First the real.....then the alternative! Read on!

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Hittite Fortifications c.1650 - 700 BC
Author: Konstantin S Nossov
Paperback - 64 pages
Publisher: Osprey
Series: Fortress 73
Price: £11.99
ISBN: 978-1-84603-207-3

Introduction

Following on from my recent review of the Stronghold of the Border Reivers, Vinnie has been kind enough to allow me to review yet another Osprey publication. This time it is a book about Hittite fortifications.

Who were the Hittites?

The Hittites were an Indo-European tribe who started to migrate and settle in Central Anatolia around the 3rd millennium BC.

Where did the Hittites live?

The Hittites settled in Anatolia, which is where we know modern-day Turkey to be. Some of their success is attributed to the fortifications they built, which were often based upon, within or around geographical features use to their advantage, topped by individual sun-dried mud brickwork. When the Hittites settled in Central Anatolia they assimilated themselves into an already well-constructed region of small, fortified city-states. There was some conflict with the pre-existing population, the Hattians, but both cultures were absorbed into the Hittite form, Hattian influence persisting often in the religious ceremonies and languages. Once settled in Central Anatolia, the Hittites became a cohesive force to behold taking on even the Egyptians; no small task. Eventually the Hittites became a Bronze-age superpower, creating a mighty empire that lasted a thousand years - an empire which spanned the Turkish isthmus between southern Europe and the Orient, which is geo-politically pertinent.

At the end of the book is a chapter about visiting the sites, which is quite appetite whetting, especially when you see all the super pictures of the sites, that seem so much more open and accessible than similar ones in Western Europe.

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The art within the book

Yet again, the great illustrations in this Osprey book can be easily defined into five different groups: (mostly) the author’s superb photographs, Brian Delf’s artistic illustrations, tabulated historical facts, graphic designs of the strongholds, and a couple of simple annotated maps. A number of the photographic references are of large ramparts of archaeological sites that gives one an idea of the large scale of these well-built citadels.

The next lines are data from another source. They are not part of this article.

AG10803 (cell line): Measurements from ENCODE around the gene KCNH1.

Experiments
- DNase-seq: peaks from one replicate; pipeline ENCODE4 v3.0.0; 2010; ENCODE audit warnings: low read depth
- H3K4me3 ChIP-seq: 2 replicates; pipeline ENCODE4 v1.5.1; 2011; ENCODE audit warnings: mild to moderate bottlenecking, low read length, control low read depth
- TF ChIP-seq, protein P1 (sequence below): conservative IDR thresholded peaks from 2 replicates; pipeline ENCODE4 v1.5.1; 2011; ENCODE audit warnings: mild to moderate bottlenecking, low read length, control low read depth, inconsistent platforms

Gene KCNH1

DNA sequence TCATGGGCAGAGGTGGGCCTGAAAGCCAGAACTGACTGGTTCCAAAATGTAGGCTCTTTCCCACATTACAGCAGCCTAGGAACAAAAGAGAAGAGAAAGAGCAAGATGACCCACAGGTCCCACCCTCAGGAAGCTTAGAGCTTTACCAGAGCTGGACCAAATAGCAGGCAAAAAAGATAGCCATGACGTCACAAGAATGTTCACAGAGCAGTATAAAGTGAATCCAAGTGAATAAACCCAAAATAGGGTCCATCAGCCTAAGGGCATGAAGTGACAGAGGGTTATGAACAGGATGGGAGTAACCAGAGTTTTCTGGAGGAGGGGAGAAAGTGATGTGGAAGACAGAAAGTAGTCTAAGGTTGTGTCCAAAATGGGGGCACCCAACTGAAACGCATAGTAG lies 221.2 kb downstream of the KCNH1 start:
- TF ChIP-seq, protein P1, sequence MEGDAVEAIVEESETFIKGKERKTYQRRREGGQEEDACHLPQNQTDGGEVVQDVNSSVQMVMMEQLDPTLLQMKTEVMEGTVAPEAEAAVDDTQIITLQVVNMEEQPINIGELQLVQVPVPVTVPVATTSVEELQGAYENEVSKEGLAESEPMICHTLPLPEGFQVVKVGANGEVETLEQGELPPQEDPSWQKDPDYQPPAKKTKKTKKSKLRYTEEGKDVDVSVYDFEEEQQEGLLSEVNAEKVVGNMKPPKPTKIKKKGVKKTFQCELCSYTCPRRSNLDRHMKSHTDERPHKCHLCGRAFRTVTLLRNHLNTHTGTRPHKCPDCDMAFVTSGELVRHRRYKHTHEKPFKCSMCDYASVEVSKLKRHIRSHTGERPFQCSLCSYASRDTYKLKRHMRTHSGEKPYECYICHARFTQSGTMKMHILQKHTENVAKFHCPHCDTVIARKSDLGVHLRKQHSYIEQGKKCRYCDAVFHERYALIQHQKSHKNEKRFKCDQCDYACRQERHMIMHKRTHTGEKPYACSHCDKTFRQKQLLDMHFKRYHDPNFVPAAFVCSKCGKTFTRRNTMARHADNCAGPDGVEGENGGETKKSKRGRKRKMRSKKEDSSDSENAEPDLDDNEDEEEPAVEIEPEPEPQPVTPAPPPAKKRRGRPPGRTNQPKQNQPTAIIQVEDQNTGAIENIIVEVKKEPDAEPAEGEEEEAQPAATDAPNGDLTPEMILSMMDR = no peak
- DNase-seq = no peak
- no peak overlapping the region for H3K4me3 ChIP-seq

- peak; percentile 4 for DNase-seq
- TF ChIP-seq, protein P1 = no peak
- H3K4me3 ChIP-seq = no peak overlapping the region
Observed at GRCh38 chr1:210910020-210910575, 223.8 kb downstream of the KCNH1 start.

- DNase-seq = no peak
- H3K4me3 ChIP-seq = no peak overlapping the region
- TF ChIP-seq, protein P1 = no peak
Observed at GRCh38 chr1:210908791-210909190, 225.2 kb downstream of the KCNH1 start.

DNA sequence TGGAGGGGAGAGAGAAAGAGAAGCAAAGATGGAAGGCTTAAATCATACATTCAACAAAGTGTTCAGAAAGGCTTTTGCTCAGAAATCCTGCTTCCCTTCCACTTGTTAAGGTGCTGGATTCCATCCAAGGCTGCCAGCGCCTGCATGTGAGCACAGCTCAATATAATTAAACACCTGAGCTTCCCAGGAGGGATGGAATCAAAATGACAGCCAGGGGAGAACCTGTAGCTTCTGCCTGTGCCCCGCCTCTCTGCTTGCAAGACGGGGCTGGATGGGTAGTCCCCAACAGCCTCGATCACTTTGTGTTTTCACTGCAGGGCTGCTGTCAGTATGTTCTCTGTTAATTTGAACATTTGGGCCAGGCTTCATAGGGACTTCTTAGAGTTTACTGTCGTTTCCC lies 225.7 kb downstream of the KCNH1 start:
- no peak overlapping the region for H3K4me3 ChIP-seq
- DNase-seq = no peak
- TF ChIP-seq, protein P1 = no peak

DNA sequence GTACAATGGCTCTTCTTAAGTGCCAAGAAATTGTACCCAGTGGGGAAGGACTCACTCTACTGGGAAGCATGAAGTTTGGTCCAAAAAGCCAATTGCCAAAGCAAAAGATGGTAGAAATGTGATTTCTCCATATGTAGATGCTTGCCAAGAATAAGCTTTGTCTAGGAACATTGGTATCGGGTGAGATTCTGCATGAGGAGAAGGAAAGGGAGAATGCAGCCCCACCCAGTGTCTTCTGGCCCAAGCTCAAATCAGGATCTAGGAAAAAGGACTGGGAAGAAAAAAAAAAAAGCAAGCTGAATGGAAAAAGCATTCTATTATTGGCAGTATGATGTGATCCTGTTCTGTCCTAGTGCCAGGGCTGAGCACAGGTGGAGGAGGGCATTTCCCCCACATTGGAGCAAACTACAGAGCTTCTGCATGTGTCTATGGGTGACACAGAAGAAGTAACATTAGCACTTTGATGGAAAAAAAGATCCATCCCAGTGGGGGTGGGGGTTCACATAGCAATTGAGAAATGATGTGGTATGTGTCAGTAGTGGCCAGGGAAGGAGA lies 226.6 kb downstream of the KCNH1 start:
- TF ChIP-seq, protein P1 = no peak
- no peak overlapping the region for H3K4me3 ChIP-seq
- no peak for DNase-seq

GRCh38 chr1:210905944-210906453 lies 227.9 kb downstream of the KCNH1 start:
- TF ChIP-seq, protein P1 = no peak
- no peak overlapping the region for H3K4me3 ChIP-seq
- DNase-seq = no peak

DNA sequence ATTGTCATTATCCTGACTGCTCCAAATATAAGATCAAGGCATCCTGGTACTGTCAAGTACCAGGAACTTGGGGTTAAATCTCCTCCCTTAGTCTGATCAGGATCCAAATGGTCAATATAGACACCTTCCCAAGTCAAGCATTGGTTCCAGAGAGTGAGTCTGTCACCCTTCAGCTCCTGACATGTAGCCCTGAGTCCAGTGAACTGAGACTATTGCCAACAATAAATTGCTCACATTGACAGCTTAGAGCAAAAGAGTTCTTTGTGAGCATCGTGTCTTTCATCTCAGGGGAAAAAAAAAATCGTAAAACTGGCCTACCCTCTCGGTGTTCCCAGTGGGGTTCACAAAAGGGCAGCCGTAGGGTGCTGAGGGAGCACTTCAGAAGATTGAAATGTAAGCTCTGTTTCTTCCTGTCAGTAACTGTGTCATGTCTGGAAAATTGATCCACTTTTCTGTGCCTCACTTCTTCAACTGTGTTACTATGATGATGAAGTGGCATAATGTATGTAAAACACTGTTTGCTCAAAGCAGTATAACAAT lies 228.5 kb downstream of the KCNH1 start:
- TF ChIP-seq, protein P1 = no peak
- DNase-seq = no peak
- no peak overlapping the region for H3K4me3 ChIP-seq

Other relevant texts

If you have a particular interest in the Hittites, Osprey have published other factual books about them and their timeframe, the most relevant text being ‘The Hittite Warrior’ from the Osprey Warrior series, ISBN 978-1-84603-081-9. I suspect one of the forum contributors has already reviewed this book, so having been inspired by this reference text I think I will go out & buy that one to complete the set and gain more information.

Conclusion

This book actually contains plenty of information and useful facts about the Hittites and their fortifications with many references to Hittite culture and several excellent pictures of rock carvings and stone relief's/carvings with background factual info to support them.

With particular reference to the fortifications, there is background information about how the structures were built, where, when and why. As mentioned, the Hittites often used geographical points as bases for their fortifications and ‘signature’ stone work for the bottom few courses of the building, then building the upper parts with baked mud bricks, which, sadly, have been washed away with time, creating an archaeological conundrum, but there are plenty of artists impressions within the book to give you a good idea of what the fortifications looked like in their prime.

Not being an ancient history buff, it is difficult to recommend this book to a group of armour modellers, but looking through the book one can see the depth of research and energy that has been put in to presenting the facts. It is with ease, therefore, that I can recommend this book to anyone who would have an interest in the Hittite culture and history.

Thanks to Osprey for the review sample

Contents

At 64 pages this is Osprey’s standard ‘Fortress’ paperback fare.

The book has chapters covering the following topics: · Introduction
· Chronology
· Methods of Construction
· Anatomy of Hittite Fortresses
· Tour of the Sites: Hattusha, Alacahöyük and Karatepe
· Sanctuaries and the Living Sites
· Aftermath
· The Sites Today
· Bibliography and Further Reading
· Index

For full information on all Osprey Publishing titles, please see their website: Osprey Publishing




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....And now the 'Alternative' version.....

Hittite Fortifications c.1650 - 700 BC
Author: Konstantin S Nossov
Paperback - 64 pages
Publisher: Osprey
Series: Fortress 73
Price: £11.99
ISBN: 978-1-84603-207-3

Introduction

Following on from my recent review of the Stronghold of the Border Reivers, Vinnie has been kind enough to allow me to review yet another Osprey publication (thanks dude). This time it is a book about Hittite fortifications. “What on earth is a Hittite?” I hear you cry.